Fishing For Advice



I’m about to write a proposal to the principal and PTA of my kids’ elementary school that this sunny east-facing piece of land be turned into a vegetable garden.

Have any Rant readers helped with school gardens? Any advice for what seems to work best with kids? Start a club and give each member his or her own plot to plant? Convince the teachers to bring entire classes out? Talk about soil science or just hand the kids trowels and let them have at it?

Many thanks.


  1. Check out slow food
    they are very active in school gardens, and even fund the projects.

    I tried a veggie garden at my kids school in IL, the biggest problem I ran into was people saying, “Most veggies grow when the kids are on summer break”. If you encounter that you might think about a wildlife garden that has interesting plants and creatures all year. The Nation Wildlife federation is helpful with this.

    I think every school needs a garden. Good Luck!

  2. I prefer the idea of a summer wildlife garden as the summer break issue means more than just the kids are not around. It also means that there is often no groundskeeping. Our school was overrun with weeds and the asst. principle asked the cub scouts to clean things up.

    Better yet, find a day care center nearby to garden. Ours has a gorgeous summer garden filled with herbs, veggies and flowers. Funny, you can’t get a kid to eat a radish or a carrot, but if you tell a kid that he can pull that plant out, wash it off and eat the root, he’ll take the “double dog dare!”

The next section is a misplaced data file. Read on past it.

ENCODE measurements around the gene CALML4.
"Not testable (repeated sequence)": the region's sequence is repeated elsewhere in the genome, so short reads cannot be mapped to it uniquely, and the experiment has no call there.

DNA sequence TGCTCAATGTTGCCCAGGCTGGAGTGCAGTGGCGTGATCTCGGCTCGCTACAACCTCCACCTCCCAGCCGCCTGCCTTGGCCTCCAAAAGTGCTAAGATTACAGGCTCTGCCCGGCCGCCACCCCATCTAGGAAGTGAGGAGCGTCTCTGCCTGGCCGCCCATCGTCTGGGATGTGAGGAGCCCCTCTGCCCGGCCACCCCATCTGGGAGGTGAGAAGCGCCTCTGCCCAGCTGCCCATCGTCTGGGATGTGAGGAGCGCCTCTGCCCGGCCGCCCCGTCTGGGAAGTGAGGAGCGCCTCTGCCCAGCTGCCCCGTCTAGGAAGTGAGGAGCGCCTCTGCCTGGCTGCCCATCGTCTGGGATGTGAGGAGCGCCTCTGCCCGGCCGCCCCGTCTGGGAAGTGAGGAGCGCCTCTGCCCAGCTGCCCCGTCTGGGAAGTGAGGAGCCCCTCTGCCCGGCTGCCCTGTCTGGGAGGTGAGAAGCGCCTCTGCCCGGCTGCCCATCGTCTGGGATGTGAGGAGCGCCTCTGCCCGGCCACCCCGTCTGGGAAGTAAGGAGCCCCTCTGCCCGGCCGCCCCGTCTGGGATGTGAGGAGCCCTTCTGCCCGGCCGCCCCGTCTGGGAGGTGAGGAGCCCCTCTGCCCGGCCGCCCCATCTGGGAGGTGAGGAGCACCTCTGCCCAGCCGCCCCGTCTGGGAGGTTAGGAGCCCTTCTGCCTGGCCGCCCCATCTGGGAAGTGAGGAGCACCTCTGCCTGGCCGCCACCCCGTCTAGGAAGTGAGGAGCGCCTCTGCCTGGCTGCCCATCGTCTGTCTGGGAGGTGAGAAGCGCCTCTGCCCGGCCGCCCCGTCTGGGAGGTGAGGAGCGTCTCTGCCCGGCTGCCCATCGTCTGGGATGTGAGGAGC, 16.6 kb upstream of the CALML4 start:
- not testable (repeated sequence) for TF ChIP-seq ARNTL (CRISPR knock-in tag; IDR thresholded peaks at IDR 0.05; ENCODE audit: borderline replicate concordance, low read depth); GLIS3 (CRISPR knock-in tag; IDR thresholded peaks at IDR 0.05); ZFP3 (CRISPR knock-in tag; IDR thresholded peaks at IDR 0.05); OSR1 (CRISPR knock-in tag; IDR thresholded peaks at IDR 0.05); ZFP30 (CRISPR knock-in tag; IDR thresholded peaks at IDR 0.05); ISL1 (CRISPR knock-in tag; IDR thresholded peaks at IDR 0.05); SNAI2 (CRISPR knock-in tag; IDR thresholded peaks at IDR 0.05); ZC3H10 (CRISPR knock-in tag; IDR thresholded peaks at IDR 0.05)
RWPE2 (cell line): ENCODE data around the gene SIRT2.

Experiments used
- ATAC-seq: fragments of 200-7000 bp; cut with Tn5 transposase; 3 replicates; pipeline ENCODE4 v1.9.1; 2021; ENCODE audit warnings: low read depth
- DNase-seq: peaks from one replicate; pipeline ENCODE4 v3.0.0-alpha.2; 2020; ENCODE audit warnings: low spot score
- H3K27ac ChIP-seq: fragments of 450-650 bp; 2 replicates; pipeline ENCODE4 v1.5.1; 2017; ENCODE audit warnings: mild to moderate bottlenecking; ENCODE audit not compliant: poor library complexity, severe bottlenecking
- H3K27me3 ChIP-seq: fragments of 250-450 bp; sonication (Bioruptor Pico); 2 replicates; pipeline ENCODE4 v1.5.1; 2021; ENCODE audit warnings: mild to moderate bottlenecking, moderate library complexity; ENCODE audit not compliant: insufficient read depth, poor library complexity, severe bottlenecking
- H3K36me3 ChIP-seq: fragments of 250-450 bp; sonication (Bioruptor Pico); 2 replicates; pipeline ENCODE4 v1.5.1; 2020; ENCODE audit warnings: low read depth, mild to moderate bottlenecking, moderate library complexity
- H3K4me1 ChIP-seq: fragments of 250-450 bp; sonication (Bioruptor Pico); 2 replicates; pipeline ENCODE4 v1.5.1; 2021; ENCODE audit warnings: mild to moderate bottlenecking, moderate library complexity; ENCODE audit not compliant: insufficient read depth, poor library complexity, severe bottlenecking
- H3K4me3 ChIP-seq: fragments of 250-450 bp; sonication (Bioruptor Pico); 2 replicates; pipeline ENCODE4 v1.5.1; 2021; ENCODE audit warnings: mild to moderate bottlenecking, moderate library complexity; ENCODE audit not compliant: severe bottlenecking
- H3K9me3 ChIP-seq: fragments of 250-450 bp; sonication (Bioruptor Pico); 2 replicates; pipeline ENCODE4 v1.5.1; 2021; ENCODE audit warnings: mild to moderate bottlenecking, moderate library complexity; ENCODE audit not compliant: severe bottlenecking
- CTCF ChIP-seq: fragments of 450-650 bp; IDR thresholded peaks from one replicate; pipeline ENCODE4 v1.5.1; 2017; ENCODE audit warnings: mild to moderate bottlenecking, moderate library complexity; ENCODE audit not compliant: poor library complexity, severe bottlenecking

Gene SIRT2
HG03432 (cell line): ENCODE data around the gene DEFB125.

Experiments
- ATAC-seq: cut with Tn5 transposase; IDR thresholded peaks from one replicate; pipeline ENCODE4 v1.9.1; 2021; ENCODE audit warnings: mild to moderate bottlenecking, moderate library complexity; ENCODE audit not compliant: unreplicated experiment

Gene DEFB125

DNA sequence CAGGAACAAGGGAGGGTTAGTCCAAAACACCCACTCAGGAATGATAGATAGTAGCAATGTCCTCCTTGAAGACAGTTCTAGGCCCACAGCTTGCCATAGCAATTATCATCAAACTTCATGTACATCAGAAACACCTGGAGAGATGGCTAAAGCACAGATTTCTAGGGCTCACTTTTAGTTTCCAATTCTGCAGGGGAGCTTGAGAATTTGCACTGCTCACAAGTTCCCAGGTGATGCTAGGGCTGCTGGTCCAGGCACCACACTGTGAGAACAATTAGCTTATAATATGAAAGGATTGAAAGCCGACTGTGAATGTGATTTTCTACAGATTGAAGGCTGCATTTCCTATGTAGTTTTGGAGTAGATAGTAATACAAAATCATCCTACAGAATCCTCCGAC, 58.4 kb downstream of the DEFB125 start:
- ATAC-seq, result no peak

And don’t forget about your local boy scout and girl scout troops. They both have nature/garden/environmental requirements.

  3. Well part of the issue is that one of the best times for cool kid-friendly veg like summer squash and tomatoes is summer when the kids aren’t in school. I think addressing that is key.

    Also I would put a bit of focus on plants that smell really heavily: mint, basil, lavender – ripping up leaves and producing a strong smell is kind of awesome for kids and has all sorts of educational concepts to follow. Plus mint and lavender are indestructible.

  4. And based on dinner conversations with my then ten-year-old daughter: Show the kids what to do and then Stand Back! She came home from ‘helping’ with a community garden to cry – but those old people kept taking the plants out of our hands and doing it themselves! [and probably saving their little green lives] Kids want to Do and not Watch.

  5. Diana, you are so right–my kids want to select their own seedlings and plant their own beds and too bad if I don’t like orange marigolds.

    That argues for lots of little beds.

  6. Michelle, have you considered contacting your local extension office for advice? Here in Virginia they are very cooperative with(and often initiate)projects of this ilk, and have access to lots of resources.

  7. Speaking as a teacher, I think it’s best if you can show the school how it can compliment their curriculum. Lots of schools are exploring community service opportunities, others have botany units in middle and upper elementary grades. Find out what the school teaches/promotes/cares about and then find a way to make a garden fit into that. Show the school a concrete, hands-on project that kids can do that also extends the curriculum or otherwise benefits the school and your chance of success will be that much greater.